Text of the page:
The complete man

By Jamuna Rangachari



April 2017

Some people wear success so lightly on their sleeves that it never overshadows their humanity. One such person is Aamir Khan, a role model to many as an actor, an activist and ultimately, a complete human being, says Jamuna Rangachari

In the world of cinema, there are many film-makers who venture into socially relevant subjects aiming to make us think but fail as they do not capture the imagination of the audience. Then there are those whose only purpose is to give the viewer three hours of entertainment. There are others whose work is so mindless that watching them pulverises our brains. There is a fourth lot whose sights are set on showcasing glamour and spectacle.

In this world there are only a few like Aamir Khan who provide what I would consider holistic entertainment. The quality of his work is so excellent that his films include wonderful songs, outstanding acting and cinematography, a rivetting story line that touches our hearts, and an inspirational theme that lingers in our minds long after we have walked out of the theatre.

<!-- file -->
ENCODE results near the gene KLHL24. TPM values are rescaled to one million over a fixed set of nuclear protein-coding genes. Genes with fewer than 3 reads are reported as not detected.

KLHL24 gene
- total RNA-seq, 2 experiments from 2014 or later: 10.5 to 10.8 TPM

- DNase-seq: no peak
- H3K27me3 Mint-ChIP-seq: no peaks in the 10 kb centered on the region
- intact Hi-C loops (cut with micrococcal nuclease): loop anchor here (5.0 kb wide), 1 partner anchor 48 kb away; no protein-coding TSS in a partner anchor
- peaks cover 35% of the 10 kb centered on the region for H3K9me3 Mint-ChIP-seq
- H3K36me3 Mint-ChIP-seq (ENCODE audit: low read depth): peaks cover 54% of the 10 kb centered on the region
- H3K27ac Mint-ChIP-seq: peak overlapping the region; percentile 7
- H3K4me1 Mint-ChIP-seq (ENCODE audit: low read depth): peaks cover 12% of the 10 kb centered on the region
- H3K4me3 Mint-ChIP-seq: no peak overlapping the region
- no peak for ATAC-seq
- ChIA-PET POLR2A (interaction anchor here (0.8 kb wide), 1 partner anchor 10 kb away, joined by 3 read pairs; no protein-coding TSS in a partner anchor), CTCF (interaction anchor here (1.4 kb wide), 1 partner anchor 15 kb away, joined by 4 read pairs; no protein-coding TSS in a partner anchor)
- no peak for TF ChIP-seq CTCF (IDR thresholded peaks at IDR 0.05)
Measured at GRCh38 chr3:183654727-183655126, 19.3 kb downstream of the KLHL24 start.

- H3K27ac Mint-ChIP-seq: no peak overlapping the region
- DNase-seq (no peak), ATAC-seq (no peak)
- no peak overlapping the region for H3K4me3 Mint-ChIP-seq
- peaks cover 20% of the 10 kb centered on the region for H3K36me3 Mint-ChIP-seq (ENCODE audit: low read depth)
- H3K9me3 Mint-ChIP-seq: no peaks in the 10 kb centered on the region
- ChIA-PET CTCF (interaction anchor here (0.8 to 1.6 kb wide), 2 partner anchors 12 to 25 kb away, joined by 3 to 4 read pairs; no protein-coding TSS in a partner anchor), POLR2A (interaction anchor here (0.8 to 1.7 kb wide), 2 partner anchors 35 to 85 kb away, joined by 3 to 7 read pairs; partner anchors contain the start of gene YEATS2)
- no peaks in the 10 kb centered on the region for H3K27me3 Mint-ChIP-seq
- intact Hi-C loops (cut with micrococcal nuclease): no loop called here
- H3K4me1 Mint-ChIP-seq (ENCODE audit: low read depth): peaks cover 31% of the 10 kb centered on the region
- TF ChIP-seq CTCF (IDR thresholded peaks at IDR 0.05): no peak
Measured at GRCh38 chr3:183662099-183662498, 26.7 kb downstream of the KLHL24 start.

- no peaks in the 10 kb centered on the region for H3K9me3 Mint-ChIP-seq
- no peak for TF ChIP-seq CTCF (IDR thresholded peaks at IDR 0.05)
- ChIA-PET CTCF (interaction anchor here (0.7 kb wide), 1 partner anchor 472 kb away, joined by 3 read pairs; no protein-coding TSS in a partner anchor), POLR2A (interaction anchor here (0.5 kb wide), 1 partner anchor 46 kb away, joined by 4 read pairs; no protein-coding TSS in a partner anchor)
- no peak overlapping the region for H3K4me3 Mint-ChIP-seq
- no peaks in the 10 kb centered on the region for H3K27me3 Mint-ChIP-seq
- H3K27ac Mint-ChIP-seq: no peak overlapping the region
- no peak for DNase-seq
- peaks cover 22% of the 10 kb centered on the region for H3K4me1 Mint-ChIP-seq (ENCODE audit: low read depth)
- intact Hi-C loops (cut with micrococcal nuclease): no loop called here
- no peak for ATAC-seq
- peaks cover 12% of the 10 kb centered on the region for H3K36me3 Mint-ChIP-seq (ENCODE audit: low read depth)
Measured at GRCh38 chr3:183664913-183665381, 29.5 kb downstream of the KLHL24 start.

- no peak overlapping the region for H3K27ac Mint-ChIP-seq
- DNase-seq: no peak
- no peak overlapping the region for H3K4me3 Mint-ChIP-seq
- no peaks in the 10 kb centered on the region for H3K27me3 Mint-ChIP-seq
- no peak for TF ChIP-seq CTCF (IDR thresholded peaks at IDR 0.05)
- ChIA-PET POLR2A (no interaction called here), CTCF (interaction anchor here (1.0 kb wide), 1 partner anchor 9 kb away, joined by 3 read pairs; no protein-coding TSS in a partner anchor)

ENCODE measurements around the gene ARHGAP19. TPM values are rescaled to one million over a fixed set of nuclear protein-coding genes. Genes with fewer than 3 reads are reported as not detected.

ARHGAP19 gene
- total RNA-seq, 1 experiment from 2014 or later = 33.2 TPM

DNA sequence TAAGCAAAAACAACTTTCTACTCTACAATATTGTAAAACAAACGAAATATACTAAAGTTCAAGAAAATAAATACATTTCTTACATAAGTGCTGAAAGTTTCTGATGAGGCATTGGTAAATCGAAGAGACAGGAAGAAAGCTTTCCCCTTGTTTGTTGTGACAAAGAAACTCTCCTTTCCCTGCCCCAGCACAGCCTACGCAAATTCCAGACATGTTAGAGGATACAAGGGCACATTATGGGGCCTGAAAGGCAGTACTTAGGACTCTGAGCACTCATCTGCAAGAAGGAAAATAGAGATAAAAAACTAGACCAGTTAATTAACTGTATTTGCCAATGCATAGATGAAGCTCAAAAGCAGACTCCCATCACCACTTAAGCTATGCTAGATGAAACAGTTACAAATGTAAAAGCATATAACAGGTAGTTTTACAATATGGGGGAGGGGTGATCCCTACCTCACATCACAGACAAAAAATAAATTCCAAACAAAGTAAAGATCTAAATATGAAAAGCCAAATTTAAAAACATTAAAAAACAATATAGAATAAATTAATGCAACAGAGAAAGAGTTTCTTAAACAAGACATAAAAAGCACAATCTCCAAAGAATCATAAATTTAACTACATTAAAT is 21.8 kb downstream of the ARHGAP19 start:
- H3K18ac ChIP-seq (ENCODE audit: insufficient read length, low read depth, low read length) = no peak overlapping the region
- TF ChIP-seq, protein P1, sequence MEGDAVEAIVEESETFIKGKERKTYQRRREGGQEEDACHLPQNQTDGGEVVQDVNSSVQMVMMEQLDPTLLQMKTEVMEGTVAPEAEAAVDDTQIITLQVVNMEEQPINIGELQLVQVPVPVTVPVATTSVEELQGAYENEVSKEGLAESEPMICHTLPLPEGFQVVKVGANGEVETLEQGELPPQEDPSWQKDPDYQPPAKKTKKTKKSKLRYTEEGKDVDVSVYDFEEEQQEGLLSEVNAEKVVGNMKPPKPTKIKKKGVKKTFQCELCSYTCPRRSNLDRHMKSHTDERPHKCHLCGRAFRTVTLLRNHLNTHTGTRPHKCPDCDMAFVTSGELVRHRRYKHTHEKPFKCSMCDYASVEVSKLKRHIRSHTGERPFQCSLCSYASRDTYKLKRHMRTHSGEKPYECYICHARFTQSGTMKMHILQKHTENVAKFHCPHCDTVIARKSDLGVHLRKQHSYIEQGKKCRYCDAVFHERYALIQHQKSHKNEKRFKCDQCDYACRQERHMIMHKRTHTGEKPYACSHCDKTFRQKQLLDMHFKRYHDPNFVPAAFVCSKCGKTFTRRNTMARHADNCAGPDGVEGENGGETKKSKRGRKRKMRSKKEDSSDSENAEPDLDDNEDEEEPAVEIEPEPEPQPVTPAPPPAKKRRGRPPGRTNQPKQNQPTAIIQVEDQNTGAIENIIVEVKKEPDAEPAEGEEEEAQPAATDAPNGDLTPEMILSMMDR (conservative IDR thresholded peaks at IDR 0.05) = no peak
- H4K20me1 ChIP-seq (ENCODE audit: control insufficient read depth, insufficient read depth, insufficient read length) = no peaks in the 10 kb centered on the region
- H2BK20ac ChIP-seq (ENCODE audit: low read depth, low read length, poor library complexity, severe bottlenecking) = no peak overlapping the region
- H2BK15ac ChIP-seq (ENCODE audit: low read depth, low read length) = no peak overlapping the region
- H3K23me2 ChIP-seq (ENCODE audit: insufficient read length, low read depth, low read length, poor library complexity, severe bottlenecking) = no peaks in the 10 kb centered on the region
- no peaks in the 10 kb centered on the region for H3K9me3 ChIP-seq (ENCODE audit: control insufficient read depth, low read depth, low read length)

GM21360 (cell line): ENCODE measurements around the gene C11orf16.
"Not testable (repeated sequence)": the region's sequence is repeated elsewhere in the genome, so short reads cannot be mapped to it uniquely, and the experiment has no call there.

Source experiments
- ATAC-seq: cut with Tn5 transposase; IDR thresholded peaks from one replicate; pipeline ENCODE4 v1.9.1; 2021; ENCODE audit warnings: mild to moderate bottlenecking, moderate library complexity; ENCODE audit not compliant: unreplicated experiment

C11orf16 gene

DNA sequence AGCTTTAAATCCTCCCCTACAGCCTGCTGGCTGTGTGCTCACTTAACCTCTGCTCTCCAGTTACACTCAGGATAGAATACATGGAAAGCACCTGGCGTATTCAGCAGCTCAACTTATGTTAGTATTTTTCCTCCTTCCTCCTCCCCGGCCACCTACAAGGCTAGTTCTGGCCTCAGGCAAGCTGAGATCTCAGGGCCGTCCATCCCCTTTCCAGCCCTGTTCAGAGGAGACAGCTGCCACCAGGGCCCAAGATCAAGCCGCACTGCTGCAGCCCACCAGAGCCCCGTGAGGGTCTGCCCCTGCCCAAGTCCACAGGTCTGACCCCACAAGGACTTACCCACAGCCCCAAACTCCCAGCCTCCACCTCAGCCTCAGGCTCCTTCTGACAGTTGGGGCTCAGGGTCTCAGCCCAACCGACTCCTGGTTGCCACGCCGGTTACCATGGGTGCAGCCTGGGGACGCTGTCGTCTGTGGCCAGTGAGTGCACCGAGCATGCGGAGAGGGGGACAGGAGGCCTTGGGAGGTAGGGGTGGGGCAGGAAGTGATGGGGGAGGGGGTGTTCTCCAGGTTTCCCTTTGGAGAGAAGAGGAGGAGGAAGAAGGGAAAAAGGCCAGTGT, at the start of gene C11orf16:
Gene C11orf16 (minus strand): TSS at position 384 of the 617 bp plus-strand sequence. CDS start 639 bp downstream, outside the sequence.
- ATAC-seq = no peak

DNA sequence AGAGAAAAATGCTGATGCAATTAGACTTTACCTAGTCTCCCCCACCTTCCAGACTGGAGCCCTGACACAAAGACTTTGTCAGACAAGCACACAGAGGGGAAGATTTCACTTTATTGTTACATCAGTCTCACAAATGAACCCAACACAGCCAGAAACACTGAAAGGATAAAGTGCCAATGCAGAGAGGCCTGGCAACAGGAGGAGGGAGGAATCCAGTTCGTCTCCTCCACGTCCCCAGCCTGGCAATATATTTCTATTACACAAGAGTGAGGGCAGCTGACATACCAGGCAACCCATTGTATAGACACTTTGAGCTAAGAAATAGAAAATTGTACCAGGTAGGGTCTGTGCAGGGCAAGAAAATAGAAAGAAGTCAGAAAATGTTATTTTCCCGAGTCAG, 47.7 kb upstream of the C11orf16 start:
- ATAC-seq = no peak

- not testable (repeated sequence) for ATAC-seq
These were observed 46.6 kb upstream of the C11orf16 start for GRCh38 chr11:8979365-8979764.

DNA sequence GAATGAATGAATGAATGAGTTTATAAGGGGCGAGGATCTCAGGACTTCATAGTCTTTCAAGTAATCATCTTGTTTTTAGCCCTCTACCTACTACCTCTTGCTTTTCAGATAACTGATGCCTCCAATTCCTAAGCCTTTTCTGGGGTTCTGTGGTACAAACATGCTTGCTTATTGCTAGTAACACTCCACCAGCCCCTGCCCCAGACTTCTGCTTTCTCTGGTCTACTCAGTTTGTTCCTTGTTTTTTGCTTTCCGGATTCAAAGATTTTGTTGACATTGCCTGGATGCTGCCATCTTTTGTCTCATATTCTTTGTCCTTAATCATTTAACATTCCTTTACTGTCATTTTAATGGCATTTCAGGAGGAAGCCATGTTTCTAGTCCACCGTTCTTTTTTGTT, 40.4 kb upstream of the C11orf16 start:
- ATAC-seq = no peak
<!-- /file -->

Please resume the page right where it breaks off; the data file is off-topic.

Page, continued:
It is always a challenge to depict people who are still living, because of the difficulty of portraying them realistically. Perhaps only Aamir could have succeeded as well as he did in his recent film, Dangal, that showed us the amazing story of the wrestling family, the Phogats. He spared no efforts in achieving excellence, going to the extent of learning the art of wrestling, the Harayanvi lingo, and even put on weight to make his portrayal look realistic. He did so much justice to the role that after a special screening of the film exclusively for him, Mahavir Singh Phogat, the wrestling ace on whose zeal to make his wrestlers out of his daughters the film is based, simply held Aamir Khan and wept.

I remember watching the movie, Tare Zameen Par, crying a bit, laughing a lot and while walking out, reflecting poignantly on the ‘stars’ we seem to have forgotten. The film's release set off a wave in society. Many started acknowledging that each child was different. The film's mention of the chilling practice followed by residents of the Solomon Islands, who shouted abuse at a tree when they wanted to cut it down, was a stark reminder of the damage criticism and condemnation can do. Parents began thinking about how to correct their children without damaging them, and teachers started thinking about how to teach humanely.The movie was so remarkable that it made even the BJP leader, L K Advani, say at that time, "Both the director and the script
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